Have no connection with those who kill their daughters or permit the cutting of their children’s hair
Meene, Massandei, Ramraiye ki sangat na baiso
Do not associate with Meenas, Massands and Ram-raiyas (anti-Sikh cults)
Gurbani parhni…Waheguru, Waheguru japna
Recite the Guru’s hymns; meditate on “The Name of our Wonderful Lord”
Guru kee rahat rakhnee
Follow the Sikh code of discipline
Sarbat sangat oopar meri khushi hai
I give the entire sangat my blessing
Jeth 26, Samat 1756
Signature of 10th Guru
Jeth 26, 1756 Bikrami 23rd May 1699 CE 
There are some Sikhs, however, who have contended that the prohibition of removing/ cutting/ trimming hair is only restricted to the hair on the head and not the whole body. However, we have shown that this is not an absolute rule. On the contrary, there seems to be a difference of opinion in this regard with many prominent Sikh scholars holding that the removal/ cutting/ trimming of hair includes all hair of the body. 
In answering the question of why Sikhs do not cut their hair, the Khalsa Council answered:
According to Sikhism, this prohibition has been justified with incredulous explanations that border on the absurd.
Sameness of Appearance
Do not go to extremes in your religion. (Qur’an 4:171)
One justification given for the commandment of women to keep any and all hair follicles is due to the importance given to their “bana“. Bana or ‘form’ is:
The sameness of appearance is an important feature for Sikhs and one will find many Sikh philosophers and apologists constantly emphasising this. This obsession with sameness of appearance stems from Blind Equality where Sikh’s attempt to equalise the sexes both in terms of their gender roles as well as their appearance, which has led them to accept the extreme position of hirsutism. This incredulous obsessiveness towards the sameness of appearance is summed up alarmingly as follows:
It does not stop there since the justifications for this rule become ever more bizarre and nonsensical with the notion of “The Sacred Hair”.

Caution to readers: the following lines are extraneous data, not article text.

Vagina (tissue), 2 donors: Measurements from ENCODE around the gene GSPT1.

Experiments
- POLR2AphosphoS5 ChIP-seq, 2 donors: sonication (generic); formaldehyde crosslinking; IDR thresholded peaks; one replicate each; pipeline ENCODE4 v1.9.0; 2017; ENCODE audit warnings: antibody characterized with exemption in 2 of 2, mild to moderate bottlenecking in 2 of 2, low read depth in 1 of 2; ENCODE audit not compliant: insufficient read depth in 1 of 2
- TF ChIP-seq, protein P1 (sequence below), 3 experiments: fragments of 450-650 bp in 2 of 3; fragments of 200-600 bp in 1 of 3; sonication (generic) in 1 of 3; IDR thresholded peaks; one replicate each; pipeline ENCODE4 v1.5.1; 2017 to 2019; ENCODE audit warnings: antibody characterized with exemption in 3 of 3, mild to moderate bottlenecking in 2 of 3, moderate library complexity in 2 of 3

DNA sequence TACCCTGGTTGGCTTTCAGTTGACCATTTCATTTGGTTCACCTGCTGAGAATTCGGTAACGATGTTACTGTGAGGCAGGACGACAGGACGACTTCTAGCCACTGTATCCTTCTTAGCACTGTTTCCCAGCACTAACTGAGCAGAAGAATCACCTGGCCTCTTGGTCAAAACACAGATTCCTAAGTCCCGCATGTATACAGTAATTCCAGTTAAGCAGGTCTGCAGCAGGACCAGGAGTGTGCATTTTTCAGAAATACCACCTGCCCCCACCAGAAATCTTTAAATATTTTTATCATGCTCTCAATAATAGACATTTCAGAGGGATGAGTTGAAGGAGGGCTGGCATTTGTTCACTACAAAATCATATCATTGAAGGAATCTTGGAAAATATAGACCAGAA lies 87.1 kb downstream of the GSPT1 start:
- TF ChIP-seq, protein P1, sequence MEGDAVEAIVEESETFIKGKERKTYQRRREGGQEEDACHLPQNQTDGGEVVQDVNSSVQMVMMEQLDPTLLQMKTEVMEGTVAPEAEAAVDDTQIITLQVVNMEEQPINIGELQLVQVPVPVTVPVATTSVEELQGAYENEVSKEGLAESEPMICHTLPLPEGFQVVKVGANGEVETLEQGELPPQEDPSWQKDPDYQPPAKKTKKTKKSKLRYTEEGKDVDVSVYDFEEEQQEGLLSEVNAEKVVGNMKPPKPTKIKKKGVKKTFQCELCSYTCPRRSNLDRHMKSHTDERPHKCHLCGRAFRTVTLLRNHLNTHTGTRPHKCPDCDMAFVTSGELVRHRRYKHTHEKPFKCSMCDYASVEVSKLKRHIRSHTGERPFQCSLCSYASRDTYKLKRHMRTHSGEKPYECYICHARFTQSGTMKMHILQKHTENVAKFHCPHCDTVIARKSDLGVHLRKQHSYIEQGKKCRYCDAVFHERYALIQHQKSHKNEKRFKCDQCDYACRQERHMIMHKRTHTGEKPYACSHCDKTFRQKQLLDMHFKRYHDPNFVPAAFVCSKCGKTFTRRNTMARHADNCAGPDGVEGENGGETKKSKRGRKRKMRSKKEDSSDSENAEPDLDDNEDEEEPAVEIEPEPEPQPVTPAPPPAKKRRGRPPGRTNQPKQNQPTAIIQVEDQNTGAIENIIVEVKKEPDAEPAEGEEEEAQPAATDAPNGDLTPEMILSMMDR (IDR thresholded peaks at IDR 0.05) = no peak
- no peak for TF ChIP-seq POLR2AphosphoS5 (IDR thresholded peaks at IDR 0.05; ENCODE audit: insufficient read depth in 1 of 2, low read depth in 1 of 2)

The Sacred Hair
The Gurmukh meditates on the Lord with every hair of his body – Sri Guru Grant Sahib
For all Sikhs, hair is sanctified and apparently regarded as the “highest importance in the Sikh religion”, and cutting it is “dishonouring one’s hair”.
This is a clear form of extremism in life and we will further delve into this subject in the next chapter, God-willing. However, for the moment, let us further explore what Sikhs mean by the Sacred Kesh by turning to the Khalsa Council, which elaborates:
The ideology becomes ever more intriguing! But why has “nature (Wahe Guru) put every hair on your body for a reason”, apart from its obvious functions such as its important role in regulating body temperature? Sikh apologists have forwarded a remarkable number of strange pseudo-scientific reasons in their defence, which not only further opens this Pandora’s Box, but along with it a huge can of worms:
The hair is sacred due to the fact that Naam abides within each and every pore of hair on the body. The Kesh are like electrical wires, which preserve, carry and vibrate energy. When one does Naam Japnaa (meditation on the Lord) the hair acts as a spiritual tool, vibrating and absorbing Naam. Gurbaani (the Divine Word) says: “On each and every hair, the Lord abides.” (344)